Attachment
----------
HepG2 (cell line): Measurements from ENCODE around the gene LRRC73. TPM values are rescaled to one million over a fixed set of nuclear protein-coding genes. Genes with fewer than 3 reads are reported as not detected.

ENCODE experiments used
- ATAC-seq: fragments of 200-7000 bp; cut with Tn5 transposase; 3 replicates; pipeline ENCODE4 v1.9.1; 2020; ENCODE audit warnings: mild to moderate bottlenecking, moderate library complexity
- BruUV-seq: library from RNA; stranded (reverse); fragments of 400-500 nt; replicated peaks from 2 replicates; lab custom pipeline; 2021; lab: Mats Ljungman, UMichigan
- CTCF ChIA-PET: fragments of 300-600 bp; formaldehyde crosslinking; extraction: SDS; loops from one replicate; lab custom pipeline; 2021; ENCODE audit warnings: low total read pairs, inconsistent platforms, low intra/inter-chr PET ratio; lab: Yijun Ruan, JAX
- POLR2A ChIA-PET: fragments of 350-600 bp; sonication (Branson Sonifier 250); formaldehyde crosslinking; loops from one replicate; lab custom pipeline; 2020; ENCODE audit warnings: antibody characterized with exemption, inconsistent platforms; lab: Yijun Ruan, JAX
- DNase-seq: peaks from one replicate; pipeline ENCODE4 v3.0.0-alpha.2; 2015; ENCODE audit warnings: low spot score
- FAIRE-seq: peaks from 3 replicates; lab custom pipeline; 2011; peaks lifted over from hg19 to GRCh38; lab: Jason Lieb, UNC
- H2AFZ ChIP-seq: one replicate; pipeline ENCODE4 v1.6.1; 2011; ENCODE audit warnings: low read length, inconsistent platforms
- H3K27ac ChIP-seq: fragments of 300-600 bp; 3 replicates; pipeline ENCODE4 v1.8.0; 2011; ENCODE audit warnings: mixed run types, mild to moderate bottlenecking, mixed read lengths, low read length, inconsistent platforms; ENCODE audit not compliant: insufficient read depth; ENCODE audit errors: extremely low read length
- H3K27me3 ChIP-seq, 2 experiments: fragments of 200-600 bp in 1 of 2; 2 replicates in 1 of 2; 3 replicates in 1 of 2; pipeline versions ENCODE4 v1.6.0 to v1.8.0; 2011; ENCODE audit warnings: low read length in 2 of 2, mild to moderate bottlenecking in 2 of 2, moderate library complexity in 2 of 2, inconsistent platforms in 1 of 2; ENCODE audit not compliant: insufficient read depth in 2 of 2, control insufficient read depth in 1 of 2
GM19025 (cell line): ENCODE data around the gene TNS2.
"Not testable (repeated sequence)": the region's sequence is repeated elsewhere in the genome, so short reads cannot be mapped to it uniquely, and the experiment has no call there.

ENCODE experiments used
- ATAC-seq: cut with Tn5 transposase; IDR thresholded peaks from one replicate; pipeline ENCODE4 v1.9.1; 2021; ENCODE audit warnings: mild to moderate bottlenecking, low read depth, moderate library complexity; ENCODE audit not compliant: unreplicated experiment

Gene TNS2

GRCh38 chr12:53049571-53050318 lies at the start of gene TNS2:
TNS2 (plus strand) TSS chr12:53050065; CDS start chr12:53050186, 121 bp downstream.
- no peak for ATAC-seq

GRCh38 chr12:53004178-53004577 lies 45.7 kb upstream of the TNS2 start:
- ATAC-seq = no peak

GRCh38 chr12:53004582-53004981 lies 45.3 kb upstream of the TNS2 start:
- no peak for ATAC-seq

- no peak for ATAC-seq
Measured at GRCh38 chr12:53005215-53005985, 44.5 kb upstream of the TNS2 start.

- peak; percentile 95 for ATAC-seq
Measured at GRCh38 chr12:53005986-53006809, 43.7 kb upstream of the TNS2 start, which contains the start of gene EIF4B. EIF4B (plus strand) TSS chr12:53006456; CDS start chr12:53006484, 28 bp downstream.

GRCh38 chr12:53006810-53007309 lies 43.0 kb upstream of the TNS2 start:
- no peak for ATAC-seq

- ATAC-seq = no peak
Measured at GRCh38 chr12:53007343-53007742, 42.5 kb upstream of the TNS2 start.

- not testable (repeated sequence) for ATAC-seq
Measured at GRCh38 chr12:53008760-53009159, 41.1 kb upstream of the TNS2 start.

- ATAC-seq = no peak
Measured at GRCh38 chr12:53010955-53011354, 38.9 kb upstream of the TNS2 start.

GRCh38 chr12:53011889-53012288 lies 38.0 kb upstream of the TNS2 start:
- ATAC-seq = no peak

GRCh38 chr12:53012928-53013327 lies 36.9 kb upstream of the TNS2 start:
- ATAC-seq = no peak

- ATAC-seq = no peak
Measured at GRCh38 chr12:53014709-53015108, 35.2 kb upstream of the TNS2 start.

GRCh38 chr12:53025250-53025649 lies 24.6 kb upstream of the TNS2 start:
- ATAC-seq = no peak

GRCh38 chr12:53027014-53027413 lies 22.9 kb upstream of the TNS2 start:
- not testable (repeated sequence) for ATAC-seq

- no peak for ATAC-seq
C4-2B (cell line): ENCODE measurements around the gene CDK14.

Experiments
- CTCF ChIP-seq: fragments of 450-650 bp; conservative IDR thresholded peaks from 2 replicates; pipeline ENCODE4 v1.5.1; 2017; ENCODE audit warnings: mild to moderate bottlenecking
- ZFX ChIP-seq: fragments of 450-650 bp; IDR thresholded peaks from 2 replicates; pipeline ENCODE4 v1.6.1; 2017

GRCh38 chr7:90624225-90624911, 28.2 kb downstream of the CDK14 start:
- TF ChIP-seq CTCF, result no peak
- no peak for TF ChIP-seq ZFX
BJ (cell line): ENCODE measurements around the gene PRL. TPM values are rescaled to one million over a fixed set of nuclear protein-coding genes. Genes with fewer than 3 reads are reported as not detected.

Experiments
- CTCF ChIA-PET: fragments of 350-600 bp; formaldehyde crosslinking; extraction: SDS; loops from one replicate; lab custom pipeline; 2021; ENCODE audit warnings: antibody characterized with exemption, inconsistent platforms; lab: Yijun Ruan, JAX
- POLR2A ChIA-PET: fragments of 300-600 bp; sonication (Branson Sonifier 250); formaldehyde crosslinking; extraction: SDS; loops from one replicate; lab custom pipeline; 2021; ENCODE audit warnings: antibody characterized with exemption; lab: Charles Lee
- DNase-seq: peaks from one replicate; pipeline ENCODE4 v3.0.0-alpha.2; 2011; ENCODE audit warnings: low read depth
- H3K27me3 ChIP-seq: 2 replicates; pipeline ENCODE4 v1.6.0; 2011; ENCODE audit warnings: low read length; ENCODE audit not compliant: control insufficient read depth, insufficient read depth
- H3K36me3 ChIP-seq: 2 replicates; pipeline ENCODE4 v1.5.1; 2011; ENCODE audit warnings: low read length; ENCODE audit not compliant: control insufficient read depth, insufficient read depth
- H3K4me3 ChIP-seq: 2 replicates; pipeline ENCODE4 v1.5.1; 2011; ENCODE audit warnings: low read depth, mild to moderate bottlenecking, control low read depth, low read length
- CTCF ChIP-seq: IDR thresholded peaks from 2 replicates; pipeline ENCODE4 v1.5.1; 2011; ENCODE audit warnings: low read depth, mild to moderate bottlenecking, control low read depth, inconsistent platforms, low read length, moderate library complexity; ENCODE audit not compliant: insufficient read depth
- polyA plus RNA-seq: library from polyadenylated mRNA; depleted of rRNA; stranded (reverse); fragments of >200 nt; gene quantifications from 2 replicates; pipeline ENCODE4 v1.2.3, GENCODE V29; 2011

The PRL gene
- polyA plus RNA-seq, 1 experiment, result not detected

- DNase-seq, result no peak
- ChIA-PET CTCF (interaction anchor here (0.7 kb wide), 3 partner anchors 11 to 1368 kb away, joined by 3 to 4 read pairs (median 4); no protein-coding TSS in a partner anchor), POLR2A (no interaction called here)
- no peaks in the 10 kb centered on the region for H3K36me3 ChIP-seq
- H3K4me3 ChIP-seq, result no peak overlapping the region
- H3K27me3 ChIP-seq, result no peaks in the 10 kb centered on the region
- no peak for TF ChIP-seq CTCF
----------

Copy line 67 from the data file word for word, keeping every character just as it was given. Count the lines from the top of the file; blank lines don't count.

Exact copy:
- ChIA-PET CTCF (interaction anchor here (0.7 kb wide), 3 partner anchors 11 to 1368 kb away, joined by 3 to 4 read pairs (median 4); no protein-coding TSS in a partner anchor), POLR2A (no interaction called here)